Tory then wrote to Cochran demanding he return money Tory paid to another attorney in a family law matter. As to why Tory believed Cochrane was responsible for this second lawyer’s invoice was a mystery. Cochran ignored the demand.

In the late 1990s, Tory and others started picketing outside of Cochran’s office and outside the Los Angeles Superior Court. Only Tory, and potentially one other picketer was a former Cochran client. The rest were people Tory convinced to participate, frequently by providing free lunch.

In 2000, Tory wrote Cochran demanding $6,500 he paid to the family law attorney and $15k from Cochran for Tory’s “time and effort to bring this entire matter to closure.”

In 2000, Cochran filed a lawsuit against Tory for defamation and invasion of privacy. A preliminary injunction was granted to stop the picketing. The case was tried in March 2002. The trial court concluded that Cochran was entitled to a permanent injunction because Tory’s statements were false and made with knowledge of their falsity,

“maliciously and with reckless disregard for the truth [and] for the purpose of inducing Cochran to pay Tory various amounts of money to which Tory was not entitled.” The permanent injunction forever prohibits Tory and Craft from speaking about Cochran, an admitted public figure, in a public forum, regardless of the content or context of the speech.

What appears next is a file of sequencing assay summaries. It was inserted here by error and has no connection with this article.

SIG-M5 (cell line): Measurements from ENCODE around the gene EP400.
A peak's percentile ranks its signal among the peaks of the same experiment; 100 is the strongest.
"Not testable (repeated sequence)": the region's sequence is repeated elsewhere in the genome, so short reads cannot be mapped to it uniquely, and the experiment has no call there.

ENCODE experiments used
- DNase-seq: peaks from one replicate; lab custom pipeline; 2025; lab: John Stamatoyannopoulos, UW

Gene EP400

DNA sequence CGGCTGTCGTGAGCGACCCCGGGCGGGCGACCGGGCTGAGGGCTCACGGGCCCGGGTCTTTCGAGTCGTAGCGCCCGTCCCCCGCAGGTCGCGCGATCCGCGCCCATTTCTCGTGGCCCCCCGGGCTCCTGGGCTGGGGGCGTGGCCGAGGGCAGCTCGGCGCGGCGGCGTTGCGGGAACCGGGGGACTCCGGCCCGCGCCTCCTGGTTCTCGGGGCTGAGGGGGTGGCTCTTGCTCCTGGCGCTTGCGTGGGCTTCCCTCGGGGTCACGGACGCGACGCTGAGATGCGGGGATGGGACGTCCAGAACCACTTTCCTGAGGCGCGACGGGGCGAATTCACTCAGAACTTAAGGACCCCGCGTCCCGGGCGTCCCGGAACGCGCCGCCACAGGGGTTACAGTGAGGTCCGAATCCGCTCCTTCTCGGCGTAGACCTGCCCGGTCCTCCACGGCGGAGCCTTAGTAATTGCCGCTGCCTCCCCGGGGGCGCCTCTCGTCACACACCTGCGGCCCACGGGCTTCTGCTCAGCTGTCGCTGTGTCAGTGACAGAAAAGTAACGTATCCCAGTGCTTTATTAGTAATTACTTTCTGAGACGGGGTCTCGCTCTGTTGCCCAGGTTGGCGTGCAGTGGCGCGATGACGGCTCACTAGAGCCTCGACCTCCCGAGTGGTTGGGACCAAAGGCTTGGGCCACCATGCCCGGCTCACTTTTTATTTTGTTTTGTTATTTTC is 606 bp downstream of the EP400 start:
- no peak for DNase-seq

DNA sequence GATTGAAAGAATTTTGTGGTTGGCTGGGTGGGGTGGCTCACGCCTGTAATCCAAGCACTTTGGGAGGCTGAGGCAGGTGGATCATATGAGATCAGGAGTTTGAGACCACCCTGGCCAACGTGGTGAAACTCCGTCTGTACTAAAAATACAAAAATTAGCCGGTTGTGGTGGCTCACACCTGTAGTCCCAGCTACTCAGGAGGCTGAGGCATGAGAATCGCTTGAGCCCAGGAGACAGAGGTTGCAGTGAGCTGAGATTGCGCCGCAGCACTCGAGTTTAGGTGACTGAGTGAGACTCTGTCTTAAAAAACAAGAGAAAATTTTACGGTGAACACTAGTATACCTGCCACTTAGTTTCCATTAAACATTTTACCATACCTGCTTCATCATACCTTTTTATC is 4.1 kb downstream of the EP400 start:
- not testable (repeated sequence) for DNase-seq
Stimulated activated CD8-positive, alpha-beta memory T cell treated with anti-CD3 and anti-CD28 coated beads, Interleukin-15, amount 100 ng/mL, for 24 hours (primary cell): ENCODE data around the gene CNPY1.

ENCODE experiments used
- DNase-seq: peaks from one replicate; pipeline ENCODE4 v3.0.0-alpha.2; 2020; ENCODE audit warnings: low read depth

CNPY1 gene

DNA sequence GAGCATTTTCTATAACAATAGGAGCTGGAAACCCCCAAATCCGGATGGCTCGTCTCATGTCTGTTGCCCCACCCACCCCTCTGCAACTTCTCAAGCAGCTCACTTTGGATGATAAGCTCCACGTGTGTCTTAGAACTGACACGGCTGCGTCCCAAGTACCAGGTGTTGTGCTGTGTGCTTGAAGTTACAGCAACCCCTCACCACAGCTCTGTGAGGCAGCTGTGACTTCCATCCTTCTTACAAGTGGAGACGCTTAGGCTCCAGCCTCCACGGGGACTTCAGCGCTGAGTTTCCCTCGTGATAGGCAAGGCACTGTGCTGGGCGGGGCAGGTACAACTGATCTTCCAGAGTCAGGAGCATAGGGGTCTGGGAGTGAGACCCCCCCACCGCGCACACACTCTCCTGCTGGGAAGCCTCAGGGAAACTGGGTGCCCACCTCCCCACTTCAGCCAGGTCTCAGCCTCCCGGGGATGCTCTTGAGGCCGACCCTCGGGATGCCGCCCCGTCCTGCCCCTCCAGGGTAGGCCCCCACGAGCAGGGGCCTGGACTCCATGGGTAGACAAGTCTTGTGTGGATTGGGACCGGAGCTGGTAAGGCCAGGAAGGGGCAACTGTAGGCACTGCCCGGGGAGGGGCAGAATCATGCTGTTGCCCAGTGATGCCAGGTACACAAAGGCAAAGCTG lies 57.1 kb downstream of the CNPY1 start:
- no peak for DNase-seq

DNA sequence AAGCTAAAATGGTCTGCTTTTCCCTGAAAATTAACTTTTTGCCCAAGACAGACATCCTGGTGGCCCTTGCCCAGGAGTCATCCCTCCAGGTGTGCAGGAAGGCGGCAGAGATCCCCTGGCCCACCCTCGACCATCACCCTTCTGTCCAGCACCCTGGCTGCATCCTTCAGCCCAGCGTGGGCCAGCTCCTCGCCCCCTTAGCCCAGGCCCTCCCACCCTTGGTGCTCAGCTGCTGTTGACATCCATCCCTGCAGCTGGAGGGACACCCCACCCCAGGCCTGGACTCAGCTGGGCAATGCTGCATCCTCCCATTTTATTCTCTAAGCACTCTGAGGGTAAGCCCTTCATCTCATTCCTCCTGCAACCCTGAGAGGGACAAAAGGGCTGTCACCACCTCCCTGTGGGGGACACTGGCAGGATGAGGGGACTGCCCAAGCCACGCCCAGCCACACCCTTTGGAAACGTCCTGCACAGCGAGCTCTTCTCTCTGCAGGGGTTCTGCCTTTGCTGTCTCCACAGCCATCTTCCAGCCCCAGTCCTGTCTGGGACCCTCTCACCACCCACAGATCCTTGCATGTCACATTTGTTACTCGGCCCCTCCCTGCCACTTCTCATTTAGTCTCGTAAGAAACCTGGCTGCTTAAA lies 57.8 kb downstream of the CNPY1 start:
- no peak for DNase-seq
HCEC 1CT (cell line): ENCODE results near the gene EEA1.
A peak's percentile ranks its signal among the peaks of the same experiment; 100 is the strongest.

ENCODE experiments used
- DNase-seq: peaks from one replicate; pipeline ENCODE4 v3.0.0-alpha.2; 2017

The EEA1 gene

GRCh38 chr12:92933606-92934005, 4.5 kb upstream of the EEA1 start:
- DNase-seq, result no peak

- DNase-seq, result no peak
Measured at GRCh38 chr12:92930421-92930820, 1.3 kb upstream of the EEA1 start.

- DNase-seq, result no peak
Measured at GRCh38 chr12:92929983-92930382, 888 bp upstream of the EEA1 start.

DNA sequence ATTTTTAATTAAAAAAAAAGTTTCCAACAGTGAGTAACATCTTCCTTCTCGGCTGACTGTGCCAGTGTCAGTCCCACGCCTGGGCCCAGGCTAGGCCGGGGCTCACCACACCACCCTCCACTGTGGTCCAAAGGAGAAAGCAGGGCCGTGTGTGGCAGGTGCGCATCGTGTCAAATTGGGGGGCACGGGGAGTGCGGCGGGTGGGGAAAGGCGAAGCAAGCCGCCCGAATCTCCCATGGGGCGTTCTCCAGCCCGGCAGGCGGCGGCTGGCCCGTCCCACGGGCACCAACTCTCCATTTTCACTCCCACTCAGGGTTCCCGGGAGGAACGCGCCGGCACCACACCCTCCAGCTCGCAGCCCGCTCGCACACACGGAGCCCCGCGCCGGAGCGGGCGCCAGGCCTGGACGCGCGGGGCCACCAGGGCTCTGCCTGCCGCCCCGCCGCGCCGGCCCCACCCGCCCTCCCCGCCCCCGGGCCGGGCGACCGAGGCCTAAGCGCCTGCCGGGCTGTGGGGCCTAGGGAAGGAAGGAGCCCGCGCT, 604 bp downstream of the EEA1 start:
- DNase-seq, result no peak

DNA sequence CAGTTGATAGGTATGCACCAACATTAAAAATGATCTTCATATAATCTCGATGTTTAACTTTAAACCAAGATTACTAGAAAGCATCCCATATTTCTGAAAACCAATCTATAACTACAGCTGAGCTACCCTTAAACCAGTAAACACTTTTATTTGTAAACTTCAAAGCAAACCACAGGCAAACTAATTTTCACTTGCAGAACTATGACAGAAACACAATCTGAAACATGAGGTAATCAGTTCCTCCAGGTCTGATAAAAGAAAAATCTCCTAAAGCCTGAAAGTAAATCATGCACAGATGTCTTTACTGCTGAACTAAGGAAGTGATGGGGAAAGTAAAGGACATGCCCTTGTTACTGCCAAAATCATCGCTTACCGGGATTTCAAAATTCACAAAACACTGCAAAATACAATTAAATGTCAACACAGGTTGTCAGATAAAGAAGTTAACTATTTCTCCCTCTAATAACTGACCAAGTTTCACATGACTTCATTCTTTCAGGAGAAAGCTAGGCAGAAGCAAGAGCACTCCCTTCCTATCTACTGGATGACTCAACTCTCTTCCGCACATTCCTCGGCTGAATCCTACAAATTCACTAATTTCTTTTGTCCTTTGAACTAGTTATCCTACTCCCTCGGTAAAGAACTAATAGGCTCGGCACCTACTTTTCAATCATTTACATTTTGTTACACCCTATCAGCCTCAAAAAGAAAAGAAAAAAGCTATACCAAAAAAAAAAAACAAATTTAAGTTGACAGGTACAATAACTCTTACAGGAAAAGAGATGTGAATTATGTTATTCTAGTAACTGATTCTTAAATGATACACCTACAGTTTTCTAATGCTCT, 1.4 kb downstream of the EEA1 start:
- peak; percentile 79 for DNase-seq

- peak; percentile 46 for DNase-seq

Tory appealed and a California Appellate Court ruled against him.

The California Supreme Court refused to hear the case.

Tory appealed to the US Supreme Court. The issue was whether a permanent injunction can be used to prohibit an individual from speaking about a public figure.

Oral argument took place on March 22, 2005.

Unfortunately, Cochran had another headache in his life. A brain tumor. He died 7 days after oral briefs were made.

On May 31st, 2005, the Supreme Court ruled, 7-2, that in light of Cochran’s death, the injunction limiting Tory’s ability to criticize Cochran “amount[ed] to an overly broad prior restraint of speech.”

Dead people cannot be defamed, according to tort law.

So, the Supreme Court didn’t rule broadly on the issue.

Cochran’s death, however, makes it unnecessary for this Court to explore petitioners’ basic claims. Rather, the Court need only point out that the injunction, as written, has lost its underlying rationale. Since picketing Cochran and his law offices while engaging in injunction-forbidden speech could no longer coerce Cochran to pay for desisting in this activity, the grounds for the injunction are much diminished or have disappeared altogether. Consequently, the injunction amounts to an overly broad prior restraint upon speech, lacking plausible justification.

So, the law is an option. But, remember, Cochran had infinite resources to go long in his pursuit of justice. For the average doctor, going long against a determined defendant might be impractically expensive.

From a practical perspective, you just want to picketer out of the way of patients. So, such an expansive injunction is probably overkill.

Anyway, helping our members navigate such kerfuffles is what we do. So, if you are on the receiving end of a picketer or any other thorny challenge, contact us.